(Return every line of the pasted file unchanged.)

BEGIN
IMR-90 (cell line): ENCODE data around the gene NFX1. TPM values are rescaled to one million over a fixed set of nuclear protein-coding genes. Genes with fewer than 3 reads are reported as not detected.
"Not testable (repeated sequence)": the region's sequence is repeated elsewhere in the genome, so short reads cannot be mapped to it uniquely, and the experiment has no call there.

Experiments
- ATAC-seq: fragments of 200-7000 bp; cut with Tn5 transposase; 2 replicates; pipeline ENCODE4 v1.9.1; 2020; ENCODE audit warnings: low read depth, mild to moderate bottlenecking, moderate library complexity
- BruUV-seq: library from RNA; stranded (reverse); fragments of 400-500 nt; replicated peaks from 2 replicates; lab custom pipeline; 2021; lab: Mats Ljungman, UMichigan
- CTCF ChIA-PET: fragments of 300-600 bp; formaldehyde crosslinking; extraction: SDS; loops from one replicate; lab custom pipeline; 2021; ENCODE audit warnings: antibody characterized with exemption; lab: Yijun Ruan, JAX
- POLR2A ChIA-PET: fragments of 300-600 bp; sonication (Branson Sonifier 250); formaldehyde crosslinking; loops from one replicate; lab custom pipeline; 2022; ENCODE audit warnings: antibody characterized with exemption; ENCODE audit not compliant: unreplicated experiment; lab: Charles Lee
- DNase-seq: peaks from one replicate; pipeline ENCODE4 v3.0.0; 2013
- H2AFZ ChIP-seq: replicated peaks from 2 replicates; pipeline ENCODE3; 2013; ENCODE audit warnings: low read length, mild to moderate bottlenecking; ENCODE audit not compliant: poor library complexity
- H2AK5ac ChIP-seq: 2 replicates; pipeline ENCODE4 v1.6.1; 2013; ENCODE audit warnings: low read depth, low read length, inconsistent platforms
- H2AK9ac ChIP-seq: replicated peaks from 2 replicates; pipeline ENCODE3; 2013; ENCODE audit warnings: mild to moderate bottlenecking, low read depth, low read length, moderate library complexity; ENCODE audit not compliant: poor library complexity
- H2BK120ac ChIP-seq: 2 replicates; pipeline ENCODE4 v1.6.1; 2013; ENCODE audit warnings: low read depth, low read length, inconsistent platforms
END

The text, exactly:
IMR-90 (cell line): ENCODE data around the gene NFX1. TPM values are rescaled to one million over a fixed set of nuclear protein-coding genes. Genes with fewer than 3 reads are reported as not detected.
"Not testable (repeated sequence)": the region's sequence is repeated elsewhere in the genome, so short reads cannot be mapped to it uniquely, and the experiment has no call there.

Experiments
- ATAC-seq: fragments of 200-7000 bp; cut with Tn5 transposase; 2 replicates; pipeline ENCODE4 v1.9.1; 2020; ENCODE audit warnings: low read depth, mild to moderate bottlenecking, moderate library complexity
- BruUV-seq: library from RNA; stranded (reverse); fragments of 400-500 nt; replicated peaks from 2 replicates; lab custom pipeline; 2021; lab: Mats Ljungman, UMichigan
- CTCF ChIA-PET: fragments of 300-600 bp; formaldehyde crosslinking; extraction: SDS; loops from one replicate; lab custom pipeline; 2021; ENCODE audit warnings: antibody characterized with exemption; lab: Yijun Ruan, JAX
- POLR2A ChIA-PET: fragments of 300-600 bp; sonication (Branson Sonifier 250); formaldehyde crosslinking; loops from one replicate; lab custom pipeline; 2022; ENCODE audit warnings: antibody characterized with exemption; ENCODE audit not compliant: unreplicated experiment; lab: Charles Lee
- DNase-seq: peaks from one replicate; pipeline ENCODE4 v3.0.0; 2013
- H2AFZ ChIP-seq: replicated peaks from 2 replicates; pipeline ENCODE3; 2013; ENCODE audit warnings: low read length, mild to moderate bottlenecking; ENCODE audit not compliant: poor library complexity
- H2AK5ac ChIP-seq: 2 replicates; pipeline ENCODE4 v1.6.1; 2013; ENCODE audit warnings: low read depth, low read length, inconsistent platforms
- H2AK9ac ChIP-seq: replicated peaks from 2 replicates; pipeline ENCODE3; 2013; ENCODE audit warnings: mild to moderate bottlenecking, low read depth, low read length, moderate library complexity; ENCODE audit not compliant: poor library complexity
- H2BK120ac ChIP-seq: 2 replicates; pipeline ENCODE4 v1.6.1; 2013; ENCODE audit warnings: low read depth, low read length, inconsistent platforms